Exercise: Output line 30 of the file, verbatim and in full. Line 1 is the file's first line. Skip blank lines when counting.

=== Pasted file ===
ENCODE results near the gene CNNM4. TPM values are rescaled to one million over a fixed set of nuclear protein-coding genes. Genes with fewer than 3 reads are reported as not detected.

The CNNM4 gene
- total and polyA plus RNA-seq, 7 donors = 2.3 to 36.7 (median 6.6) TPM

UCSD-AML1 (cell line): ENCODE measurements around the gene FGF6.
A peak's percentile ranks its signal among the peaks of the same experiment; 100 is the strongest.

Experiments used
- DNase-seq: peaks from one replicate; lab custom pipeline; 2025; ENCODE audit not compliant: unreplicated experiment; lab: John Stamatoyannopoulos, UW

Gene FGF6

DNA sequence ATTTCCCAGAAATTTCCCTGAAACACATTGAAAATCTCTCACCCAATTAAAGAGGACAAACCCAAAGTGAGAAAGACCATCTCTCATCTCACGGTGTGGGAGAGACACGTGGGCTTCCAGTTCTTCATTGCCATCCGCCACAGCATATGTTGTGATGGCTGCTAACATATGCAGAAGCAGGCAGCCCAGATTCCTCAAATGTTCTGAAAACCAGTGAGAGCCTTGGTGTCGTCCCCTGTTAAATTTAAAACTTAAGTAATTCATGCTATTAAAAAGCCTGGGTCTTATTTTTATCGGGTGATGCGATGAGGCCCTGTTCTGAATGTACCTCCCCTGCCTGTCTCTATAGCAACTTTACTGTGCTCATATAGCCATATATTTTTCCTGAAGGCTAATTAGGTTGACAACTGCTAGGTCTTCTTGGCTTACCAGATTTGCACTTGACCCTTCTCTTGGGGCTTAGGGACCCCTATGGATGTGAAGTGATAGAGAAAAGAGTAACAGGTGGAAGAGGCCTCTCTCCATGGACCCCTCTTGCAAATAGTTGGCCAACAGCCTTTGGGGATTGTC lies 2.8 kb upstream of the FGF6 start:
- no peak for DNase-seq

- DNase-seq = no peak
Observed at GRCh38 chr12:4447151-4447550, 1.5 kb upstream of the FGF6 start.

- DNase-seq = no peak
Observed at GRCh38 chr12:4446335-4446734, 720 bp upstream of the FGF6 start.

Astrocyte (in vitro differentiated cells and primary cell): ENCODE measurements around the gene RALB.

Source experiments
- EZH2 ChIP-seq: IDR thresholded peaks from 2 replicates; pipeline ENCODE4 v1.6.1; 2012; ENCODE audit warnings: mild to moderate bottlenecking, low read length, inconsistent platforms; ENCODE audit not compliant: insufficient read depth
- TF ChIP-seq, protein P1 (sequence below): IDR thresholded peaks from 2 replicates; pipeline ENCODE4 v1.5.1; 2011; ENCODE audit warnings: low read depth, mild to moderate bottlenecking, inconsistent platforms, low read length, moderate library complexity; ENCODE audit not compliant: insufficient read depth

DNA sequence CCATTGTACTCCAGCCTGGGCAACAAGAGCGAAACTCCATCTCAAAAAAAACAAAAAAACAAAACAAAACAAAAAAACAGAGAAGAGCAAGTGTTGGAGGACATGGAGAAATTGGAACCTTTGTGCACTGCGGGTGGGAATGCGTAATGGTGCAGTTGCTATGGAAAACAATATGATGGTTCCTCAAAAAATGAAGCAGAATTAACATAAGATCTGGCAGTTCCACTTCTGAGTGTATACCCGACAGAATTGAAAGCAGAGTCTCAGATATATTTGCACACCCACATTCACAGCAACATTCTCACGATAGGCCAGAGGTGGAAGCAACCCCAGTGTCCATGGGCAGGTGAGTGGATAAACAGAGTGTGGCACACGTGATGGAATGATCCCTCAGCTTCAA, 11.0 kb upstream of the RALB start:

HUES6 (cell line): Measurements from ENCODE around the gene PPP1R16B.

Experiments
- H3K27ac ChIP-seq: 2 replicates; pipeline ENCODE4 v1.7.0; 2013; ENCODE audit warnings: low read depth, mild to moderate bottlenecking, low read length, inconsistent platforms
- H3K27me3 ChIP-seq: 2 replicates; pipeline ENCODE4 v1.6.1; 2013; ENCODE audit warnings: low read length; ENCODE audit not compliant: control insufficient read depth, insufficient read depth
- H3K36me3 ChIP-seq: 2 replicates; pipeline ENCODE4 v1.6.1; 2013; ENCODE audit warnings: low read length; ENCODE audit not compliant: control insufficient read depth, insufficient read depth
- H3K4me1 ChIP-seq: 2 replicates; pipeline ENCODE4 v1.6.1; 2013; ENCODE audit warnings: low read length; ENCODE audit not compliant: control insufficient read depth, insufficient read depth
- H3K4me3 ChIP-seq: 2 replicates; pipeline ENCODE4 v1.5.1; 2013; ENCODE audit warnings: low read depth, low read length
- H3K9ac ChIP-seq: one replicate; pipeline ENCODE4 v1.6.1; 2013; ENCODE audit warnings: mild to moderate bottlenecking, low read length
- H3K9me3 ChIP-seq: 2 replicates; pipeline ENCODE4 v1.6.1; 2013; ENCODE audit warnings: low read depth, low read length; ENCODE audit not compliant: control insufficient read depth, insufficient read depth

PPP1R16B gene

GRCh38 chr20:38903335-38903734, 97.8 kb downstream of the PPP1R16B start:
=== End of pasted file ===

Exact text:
GRCh38 chr20:38903335-38903734, 97.8 kb downstream of the PPP1R16B start: